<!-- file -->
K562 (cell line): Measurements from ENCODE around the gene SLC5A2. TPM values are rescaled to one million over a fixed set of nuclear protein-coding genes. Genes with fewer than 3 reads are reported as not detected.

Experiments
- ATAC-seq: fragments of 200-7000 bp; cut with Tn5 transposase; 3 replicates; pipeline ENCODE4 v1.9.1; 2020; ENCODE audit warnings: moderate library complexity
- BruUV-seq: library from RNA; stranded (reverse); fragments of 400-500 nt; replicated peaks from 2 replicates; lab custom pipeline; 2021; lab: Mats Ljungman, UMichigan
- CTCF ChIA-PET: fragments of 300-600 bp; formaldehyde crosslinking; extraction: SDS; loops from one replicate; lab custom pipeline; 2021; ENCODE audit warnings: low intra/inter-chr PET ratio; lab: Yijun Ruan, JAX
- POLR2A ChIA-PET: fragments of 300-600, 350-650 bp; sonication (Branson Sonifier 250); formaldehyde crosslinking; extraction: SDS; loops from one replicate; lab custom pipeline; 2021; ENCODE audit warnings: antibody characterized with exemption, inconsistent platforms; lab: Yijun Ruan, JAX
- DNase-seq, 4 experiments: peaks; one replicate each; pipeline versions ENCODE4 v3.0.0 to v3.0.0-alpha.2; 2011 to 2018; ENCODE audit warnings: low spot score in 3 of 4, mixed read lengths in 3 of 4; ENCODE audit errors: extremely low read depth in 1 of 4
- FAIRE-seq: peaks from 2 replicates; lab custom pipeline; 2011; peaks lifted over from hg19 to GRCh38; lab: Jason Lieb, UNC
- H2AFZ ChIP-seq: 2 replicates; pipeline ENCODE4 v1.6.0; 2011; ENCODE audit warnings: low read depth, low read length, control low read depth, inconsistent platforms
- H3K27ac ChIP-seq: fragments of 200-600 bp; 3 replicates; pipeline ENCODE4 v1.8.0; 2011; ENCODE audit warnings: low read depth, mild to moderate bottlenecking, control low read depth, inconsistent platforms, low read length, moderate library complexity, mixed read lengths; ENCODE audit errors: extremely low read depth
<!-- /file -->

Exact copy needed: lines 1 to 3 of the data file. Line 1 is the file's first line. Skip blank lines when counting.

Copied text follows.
K562 (cell line): Measurements from ENCODE around the gene SLC5A2. TPM values are rescaled to one million over a fixed set of nuclear protein-coding genes. Genes with fewer than 3 reads are reported as not detected.

Experiments
- ATAC-seq: fragments of 200-7000 bp; cut with Tn5 transposase; 3 replicates; pipeline ENCODE4 v1.9.1; 2020; ENCODE audit warnings: moderate library complexity